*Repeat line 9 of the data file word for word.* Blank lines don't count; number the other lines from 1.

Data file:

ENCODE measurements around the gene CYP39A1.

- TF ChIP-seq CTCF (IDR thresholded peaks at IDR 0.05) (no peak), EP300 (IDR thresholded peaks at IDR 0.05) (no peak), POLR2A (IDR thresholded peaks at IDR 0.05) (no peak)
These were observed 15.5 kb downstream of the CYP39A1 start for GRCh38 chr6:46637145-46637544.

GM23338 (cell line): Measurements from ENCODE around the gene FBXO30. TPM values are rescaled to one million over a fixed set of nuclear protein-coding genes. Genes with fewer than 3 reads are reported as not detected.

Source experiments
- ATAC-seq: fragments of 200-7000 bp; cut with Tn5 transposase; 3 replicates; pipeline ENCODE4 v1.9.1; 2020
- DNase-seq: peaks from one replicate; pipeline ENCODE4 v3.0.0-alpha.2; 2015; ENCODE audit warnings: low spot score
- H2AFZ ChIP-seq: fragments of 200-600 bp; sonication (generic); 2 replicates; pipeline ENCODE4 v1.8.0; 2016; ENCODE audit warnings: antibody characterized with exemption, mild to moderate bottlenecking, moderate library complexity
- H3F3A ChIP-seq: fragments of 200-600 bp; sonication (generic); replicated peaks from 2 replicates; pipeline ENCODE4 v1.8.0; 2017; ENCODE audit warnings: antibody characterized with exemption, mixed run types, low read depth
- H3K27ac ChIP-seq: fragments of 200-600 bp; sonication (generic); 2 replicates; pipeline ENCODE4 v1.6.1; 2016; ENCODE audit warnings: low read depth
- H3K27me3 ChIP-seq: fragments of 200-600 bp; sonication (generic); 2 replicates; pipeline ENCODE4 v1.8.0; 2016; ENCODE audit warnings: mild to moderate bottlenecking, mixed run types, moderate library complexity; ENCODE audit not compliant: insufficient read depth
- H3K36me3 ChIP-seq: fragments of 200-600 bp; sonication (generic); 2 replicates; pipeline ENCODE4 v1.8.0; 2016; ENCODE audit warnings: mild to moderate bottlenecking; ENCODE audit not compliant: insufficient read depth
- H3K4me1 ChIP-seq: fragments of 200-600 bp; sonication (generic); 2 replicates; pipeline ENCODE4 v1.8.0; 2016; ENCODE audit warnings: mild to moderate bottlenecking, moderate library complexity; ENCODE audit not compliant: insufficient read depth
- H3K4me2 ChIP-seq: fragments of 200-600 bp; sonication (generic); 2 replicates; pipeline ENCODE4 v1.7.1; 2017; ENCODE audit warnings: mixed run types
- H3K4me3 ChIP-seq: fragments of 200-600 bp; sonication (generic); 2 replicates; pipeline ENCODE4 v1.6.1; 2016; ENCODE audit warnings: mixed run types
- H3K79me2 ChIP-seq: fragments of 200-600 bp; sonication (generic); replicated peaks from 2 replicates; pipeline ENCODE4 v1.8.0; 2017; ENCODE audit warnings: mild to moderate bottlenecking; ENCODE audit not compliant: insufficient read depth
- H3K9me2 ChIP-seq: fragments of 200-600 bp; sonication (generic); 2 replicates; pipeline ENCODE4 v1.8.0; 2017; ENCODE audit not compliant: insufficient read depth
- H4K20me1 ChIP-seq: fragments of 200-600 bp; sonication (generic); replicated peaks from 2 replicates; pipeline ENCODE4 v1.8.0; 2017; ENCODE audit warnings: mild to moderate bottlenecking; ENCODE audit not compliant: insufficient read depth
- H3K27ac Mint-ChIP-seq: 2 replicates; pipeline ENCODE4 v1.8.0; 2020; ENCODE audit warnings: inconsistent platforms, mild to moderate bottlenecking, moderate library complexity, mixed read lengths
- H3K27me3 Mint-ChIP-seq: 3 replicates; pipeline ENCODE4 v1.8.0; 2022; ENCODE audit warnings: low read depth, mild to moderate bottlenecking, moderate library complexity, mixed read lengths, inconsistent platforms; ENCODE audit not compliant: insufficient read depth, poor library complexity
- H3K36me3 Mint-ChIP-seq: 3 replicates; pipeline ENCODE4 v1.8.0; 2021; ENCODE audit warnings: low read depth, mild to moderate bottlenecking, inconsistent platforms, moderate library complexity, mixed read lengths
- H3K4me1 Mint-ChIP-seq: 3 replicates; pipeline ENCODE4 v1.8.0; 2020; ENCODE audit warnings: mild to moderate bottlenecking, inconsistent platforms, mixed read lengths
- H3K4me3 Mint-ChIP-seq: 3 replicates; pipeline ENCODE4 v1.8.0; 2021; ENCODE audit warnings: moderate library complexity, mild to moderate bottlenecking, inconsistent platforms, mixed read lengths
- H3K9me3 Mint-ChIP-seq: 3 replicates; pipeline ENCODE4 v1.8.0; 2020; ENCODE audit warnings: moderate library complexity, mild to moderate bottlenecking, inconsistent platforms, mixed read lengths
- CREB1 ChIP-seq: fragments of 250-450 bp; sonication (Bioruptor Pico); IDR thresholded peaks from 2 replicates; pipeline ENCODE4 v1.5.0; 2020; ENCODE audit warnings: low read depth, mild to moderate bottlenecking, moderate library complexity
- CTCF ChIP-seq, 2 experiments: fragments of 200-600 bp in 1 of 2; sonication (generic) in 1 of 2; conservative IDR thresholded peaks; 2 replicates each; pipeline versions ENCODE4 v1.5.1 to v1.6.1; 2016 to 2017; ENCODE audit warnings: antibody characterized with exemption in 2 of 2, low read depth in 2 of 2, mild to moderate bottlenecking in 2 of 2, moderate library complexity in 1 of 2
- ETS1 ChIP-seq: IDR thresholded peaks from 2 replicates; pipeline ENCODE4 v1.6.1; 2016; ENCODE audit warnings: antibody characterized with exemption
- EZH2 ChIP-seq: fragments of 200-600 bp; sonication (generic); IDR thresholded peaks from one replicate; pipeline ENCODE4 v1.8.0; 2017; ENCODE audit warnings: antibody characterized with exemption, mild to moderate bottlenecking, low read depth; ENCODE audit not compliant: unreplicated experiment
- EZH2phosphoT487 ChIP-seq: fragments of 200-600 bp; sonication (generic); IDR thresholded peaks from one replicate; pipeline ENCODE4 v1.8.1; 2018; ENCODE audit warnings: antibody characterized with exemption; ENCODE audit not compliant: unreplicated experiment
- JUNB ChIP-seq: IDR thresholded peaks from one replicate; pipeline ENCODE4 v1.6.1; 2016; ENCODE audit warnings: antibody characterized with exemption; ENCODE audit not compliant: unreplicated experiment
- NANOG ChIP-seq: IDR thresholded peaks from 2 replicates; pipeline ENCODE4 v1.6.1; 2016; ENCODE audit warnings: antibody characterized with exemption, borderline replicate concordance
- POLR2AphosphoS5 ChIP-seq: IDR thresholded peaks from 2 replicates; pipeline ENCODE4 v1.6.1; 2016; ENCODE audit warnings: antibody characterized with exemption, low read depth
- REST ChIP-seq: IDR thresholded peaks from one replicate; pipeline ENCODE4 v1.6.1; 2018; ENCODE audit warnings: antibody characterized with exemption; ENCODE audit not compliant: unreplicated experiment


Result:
- H3F3A ChIP-seq: fragments of 200-600 bp; sonication (generic); replicated peaks from 2 replicates; pipeline ENCODE4 v1.8.0; 2017; ENCODE audit warnings: antibody characterized with exemption, mixed run types, low read depth